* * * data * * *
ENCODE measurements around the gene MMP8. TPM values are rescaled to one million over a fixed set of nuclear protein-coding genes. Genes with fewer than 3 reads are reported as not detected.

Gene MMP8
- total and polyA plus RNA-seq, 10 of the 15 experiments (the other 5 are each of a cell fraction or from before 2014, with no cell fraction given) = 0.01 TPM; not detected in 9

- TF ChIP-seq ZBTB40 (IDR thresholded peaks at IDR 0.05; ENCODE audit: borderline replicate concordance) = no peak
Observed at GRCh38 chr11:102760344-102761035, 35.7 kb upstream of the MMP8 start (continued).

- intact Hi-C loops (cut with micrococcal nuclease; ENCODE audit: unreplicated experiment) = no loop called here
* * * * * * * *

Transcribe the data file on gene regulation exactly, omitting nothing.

ENCODE measurements around the gene MMP8. TPM values are rescaled to one million over a fixed set of nuclear protein-coding genes. Genes with fewer than 3 reads are reported as not detected.

Gene MMP8
- total and polyA plus RNA-seq, 10 of the 15 experiments (the other 5 are each of a cell fraction or from before 2014, with no cell fraction given) = 0.01 TPM; not detected in 9

- TF ChIP-seq ZBTB40 (IDR thresholded peaks at IDR 0.05; ENCODE audit: borderline replicate concordance) = no peak
Observed at GRCh38 chr11:102760344-102761035, 35.7 kb upstream of the MMP8 start (continued).

- intact Hi-C loops (cut with micrococcal nuclease; ENCODE audit: unreplicated experiment) = no loop called here